Chip Lord is a media artist who works with video. As a member of Ant Farm [1968-1978] he produced the video art classics Media Burn and The Eternal Frame as well as the Cadillac Ranch sculpture in Amarillo, Texas. Since 1980 he has worked independently and in collaboration producing video installations and single channel videotapes. His work straddles documentary and experimental genres, often mixing the two, and has been shown widely at film and video festivals and in Museums. In 2005 a survey of his video work was shown at the Museo Nacional Centro de Arts Reina Sofia in Madrid, Spain. His project Movie Map, which includes photographs of San Francisco neighborhood theaters was shown at the Rena Bransten Gallery in 2003 and in the group exhibition, AUTO.SUEÑO Y MATERIA in Gijon and Madrid, Spain in 2009. In partnership with Bruce Tomb and Curtis Schreier he revisited the 1971 Media Van and Truckstop Network projects with the new interactive sculpture, Ant Farm Media Van v.08 [Time Capsule] which was commissioned by SFMOMA and shown there in “The Art Of Participation: 1950 to Now”, Nov. 2008 – Feb. 2009. In 2010 he completed a public video art commission for the remodeled Bradley Terminal at LAX, titled, To & From LAX. .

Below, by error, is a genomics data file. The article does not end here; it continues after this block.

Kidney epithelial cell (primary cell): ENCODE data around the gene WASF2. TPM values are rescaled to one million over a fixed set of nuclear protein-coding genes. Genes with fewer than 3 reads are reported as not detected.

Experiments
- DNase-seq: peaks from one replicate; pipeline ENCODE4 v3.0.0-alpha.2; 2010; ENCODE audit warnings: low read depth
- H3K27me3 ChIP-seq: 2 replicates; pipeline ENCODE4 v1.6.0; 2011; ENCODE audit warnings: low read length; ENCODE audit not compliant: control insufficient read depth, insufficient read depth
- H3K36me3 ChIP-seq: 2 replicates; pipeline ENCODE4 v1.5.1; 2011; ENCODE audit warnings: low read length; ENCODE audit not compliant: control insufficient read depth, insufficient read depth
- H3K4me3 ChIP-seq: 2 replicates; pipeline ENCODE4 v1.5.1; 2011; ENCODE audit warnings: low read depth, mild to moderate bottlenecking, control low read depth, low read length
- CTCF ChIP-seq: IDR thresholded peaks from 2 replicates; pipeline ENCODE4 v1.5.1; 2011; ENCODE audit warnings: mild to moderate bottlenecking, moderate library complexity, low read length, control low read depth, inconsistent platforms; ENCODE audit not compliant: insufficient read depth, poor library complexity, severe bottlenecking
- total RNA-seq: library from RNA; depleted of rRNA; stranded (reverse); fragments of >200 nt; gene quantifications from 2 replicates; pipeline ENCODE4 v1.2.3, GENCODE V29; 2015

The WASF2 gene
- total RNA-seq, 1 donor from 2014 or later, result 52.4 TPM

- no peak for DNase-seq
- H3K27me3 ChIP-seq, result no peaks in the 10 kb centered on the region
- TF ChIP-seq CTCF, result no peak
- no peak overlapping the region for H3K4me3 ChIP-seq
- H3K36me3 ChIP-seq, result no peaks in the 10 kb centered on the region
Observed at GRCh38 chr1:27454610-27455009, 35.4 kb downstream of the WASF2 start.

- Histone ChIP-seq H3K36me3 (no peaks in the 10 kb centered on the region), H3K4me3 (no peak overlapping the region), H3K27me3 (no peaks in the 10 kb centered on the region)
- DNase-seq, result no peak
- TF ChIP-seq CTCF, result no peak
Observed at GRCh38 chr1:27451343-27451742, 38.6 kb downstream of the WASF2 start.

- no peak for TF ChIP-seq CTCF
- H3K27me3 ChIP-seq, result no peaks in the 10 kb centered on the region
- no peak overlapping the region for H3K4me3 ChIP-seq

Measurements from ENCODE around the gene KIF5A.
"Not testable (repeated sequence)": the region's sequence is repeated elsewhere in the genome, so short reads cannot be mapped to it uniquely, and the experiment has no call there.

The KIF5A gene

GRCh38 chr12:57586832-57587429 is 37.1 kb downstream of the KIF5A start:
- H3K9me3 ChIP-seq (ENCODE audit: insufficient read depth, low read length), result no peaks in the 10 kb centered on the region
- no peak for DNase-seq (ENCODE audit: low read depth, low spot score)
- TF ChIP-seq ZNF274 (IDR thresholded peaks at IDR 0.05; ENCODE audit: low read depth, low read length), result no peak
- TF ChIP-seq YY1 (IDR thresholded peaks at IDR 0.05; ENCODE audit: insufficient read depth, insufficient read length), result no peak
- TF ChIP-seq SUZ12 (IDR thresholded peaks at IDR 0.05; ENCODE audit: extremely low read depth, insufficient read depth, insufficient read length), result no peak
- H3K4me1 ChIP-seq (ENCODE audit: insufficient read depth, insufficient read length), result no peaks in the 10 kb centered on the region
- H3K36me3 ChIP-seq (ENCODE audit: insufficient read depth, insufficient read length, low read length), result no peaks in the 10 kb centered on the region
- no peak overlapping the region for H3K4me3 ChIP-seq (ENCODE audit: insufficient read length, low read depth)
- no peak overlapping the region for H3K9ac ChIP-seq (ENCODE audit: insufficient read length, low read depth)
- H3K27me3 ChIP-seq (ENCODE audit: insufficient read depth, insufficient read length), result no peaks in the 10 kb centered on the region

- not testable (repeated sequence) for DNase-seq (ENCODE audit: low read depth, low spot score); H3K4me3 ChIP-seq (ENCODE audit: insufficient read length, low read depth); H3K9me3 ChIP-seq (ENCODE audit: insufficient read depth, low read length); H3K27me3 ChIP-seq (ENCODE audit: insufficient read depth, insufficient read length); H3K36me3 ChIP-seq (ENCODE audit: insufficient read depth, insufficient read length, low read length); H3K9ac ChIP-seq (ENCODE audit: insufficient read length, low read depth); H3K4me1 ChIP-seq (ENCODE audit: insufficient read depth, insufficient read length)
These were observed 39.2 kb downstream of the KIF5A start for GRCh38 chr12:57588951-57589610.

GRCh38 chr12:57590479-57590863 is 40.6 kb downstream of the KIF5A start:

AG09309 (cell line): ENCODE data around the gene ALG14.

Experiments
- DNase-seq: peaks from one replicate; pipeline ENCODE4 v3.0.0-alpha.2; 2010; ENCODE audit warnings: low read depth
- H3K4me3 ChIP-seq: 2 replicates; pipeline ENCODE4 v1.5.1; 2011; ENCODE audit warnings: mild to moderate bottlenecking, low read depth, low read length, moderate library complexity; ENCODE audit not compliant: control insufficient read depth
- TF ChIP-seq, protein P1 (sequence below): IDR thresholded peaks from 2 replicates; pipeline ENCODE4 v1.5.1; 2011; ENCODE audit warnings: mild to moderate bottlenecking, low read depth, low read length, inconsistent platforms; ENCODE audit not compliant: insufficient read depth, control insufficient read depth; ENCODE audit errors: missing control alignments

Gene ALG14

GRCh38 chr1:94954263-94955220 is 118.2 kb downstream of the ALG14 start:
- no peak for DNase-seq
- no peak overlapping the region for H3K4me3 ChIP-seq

Many of his video works are in the collection of the Museum of Modern Art, New York.